The biggest surprise of qualifying in Singapore wasn’t just that Mercedes were beaten, but that they were conclusively beaten.Sebastian Vettel led the way as Ferrari and Red Bull ejected the silver cars from the front two rows. He looked on course for pole position from his very first lap in Q1, and ended up almost half a second clear of the entire field.
Ferrari therefore took pole position for the first time in over three years.
A scorching effort from Vettel on soft tyres, producing a 1’46.0174, left him confident he could make it through to the second round without another run. His team mate failed to get within nine-tenths of a second and was among those who had to go again.
Raikkonen stuck with the soft tyres for his second run, as did Daniel Ricciardo,and both secured passage into Q2. But both Mercedes drivers had to switch to the softer rubber, confirming the impression from practice that the silver cars were not on the leading pace.
The Lotus cars looked a handful: Romain Grosjean went wide at turn seven and Pastor Maldonado got crossed up in the new section of track crossing the Andersen bridge. The latter failed to make the cut, almost half a second off his team mate’s pace.
He was accompanied by the two Manor drivers, who were further away from the pace than usual: Will Stevens was over three-and-a-half seconds away from the next car, with new team mate Alexander Rossi a further half-second behind.
Jenson Button used super-soft tyres for both his runs and the last proved quick enough to earn him a place in Q2, leaving both the Sauber drivers behind.
Drivers eliminated in Q1
Raikkonen slashed his deficit to Vettel in Q3, getting within four-tenths of the other Ferrari on his first run. Still it was Vettel who led the way, the pair separated by Daniil Kvyat.
Max Verstappen got his Toro Rosso into the top ten on his first visit to Singapore but Carlos Sainz Jnr asked too much of his car’s rear traction at turn 19, clipping the barrier and breaking his suspension and front wing.
With debris on the racing line and yellow flags covering the danger area, the remaining drivers were unable to improve. It was bad news for Force India and McLaren, particularly the latter who harboured hopes of a more competitive showing in Singapore.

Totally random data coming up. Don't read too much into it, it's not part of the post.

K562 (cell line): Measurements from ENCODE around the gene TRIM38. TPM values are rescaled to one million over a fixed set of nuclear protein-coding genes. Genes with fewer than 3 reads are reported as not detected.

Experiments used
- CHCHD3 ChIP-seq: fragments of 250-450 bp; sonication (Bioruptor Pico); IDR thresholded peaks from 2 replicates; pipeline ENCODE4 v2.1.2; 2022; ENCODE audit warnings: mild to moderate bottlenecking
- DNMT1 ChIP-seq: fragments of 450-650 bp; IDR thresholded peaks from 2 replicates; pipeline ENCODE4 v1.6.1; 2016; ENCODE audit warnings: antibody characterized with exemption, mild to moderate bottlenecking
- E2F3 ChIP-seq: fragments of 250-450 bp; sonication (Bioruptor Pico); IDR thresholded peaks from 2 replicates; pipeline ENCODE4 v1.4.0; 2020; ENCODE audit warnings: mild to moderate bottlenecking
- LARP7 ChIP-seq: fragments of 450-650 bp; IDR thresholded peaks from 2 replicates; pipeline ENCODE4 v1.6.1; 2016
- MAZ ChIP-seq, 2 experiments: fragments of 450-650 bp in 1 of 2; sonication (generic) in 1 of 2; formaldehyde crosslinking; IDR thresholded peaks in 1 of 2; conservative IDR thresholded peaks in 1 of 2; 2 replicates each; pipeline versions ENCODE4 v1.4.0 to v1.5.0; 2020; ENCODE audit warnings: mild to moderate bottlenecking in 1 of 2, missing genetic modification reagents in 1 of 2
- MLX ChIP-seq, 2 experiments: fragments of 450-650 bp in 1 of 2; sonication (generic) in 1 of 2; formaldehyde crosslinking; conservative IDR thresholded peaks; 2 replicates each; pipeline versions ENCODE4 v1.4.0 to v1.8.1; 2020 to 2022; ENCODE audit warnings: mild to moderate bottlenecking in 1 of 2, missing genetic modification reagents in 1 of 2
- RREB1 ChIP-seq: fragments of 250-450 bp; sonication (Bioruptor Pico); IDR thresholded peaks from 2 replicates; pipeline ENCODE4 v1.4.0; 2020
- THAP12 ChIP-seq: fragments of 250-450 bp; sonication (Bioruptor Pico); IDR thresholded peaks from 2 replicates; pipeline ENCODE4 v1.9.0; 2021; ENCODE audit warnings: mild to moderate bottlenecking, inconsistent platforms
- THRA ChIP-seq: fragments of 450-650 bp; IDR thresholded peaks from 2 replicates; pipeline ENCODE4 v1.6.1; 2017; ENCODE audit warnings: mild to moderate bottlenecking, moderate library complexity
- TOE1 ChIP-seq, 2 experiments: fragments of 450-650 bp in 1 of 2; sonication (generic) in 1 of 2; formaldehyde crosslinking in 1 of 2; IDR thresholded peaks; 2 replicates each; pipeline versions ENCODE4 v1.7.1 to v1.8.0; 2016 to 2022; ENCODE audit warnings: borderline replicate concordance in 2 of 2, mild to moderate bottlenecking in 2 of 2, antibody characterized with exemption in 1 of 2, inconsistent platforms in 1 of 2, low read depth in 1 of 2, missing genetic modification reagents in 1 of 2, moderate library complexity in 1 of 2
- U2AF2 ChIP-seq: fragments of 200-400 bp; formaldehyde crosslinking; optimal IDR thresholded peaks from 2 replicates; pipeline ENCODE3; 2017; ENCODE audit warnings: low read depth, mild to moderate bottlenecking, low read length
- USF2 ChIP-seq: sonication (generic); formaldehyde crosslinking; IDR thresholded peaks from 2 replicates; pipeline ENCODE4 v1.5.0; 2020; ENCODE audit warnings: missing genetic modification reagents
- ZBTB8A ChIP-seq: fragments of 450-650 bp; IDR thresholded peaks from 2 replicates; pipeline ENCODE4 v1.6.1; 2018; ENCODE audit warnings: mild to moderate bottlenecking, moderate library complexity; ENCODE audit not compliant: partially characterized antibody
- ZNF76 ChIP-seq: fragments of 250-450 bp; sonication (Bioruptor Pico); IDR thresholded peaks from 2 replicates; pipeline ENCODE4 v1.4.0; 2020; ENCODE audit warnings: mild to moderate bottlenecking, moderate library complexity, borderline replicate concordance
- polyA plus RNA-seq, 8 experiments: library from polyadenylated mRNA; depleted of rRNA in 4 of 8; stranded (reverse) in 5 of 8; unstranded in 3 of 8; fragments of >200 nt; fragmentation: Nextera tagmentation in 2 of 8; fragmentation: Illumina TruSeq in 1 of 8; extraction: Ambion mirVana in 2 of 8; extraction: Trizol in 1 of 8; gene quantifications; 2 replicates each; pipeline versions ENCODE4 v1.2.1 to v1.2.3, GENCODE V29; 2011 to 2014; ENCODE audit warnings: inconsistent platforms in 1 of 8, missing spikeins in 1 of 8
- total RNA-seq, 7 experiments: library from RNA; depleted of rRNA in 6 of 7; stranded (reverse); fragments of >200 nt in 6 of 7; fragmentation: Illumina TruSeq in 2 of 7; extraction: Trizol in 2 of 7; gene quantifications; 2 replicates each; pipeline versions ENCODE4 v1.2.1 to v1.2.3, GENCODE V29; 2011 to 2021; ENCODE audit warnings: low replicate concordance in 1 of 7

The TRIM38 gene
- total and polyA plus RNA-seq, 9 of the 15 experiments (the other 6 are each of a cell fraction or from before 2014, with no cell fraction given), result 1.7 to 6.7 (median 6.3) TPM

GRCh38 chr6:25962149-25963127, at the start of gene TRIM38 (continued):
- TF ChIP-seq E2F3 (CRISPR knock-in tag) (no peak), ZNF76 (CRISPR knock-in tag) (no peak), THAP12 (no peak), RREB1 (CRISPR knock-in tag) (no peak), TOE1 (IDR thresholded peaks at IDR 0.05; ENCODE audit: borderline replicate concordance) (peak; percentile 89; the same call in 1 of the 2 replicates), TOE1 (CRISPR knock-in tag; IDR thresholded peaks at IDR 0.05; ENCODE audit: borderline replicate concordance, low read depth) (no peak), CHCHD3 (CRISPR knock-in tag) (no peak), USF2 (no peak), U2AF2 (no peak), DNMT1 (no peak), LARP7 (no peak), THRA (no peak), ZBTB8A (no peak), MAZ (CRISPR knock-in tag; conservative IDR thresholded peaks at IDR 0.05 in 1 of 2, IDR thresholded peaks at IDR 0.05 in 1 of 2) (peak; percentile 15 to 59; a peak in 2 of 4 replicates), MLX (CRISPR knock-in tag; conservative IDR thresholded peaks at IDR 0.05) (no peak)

Drivers eliminated in Q2
|11||Nico Hulkenberg||Force India-Mercedes||1’46.305|
|13||Sergio Perez||Force India-Mercedes||1’46.385|
|14||Carlos Sainz Jnr||Toro Rosso-Renault||1’46.894|
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Ricciardo came out fighting in the pole position shoot-out and on the strength of his first run it looked as though he might give his former team mate some competition.
But his final run didn’t go according to plan: first Williams released Valtteri Bottas in front of him as he left the pits, and despite backing off to find space for his flying lap he lost time at the beginning of his run and never managed to take it back.
Raikkonen fell short of beating him by two tenths of a second and nearly lost third to the other Red Bull of Kvyat.
The Mercedes drivers began the top ten shoot-out on used super-soft tyres, but Hamilton chose to abort his run. His single effort on new tyres began well, but he lost over half a second to Kvyat in the final sector alone, suggesting Mercedes were indeed struggling for tyre life in the traction-heavy final sector, possibly due to the latest tyre pressure restrictions.
Rosberg took up his customary position just behind Hamilton, and Max Verstappen claimed eighth place despite running very wide on his final lap.
Top ten in Q3
|2||Daniel Ricciardo||Red Bull-Renault||1’44.428|
|4||Daniil Kvyat||Red Bull-Renault||1’44.745|
|8||Max Verstappen||Toro Rosso-Renault||1’45.798|
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2015 Singapore Grand Prix
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